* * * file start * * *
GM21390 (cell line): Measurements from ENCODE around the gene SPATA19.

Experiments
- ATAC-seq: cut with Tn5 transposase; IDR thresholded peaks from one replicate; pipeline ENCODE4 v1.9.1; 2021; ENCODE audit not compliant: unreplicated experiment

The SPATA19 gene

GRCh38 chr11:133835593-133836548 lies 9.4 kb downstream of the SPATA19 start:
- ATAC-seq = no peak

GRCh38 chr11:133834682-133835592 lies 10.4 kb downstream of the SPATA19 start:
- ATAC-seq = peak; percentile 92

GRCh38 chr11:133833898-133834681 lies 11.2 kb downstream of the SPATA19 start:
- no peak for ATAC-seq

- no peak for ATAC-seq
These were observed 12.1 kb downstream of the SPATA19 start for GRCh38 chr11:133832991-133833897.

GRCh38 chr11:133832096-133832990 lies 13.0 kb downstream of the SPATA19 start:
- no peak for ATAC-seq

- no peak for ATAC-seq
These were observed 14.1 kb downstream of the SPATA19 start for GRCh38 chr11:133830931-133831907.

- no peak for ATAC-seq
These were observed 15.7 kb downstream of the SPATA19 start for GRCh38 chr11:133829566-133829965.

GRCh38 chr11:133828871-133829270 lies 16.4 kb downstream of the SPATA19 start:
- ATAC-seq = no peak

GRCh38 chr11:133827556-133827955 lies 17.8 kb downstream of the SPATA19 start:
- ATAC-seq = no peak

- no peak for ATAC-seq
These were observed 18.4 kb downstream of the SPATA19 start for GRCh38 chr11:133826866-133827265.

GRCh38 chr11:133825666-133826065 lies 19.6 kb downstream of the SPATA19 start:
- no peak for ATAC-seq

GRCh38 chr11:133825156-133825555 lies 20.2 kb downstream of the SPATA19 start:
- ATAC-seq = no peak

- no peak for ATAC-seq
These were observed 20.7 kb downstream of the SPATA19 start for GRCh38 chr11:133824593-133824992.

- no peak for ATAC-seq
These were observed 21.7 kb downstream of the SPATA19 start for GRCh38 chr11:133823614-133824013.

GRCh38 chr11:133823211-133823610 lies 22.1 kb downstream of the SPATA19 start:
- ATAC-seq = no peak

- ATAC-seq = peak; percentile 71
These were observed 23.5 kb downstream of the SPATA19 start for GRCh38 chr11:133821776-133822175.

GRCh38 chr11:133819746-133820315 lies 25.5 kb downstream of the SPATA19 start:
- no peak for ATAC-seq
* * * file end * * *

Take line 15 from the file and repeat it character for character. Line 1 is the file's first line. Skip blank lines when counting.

- no peak for ATAC-seq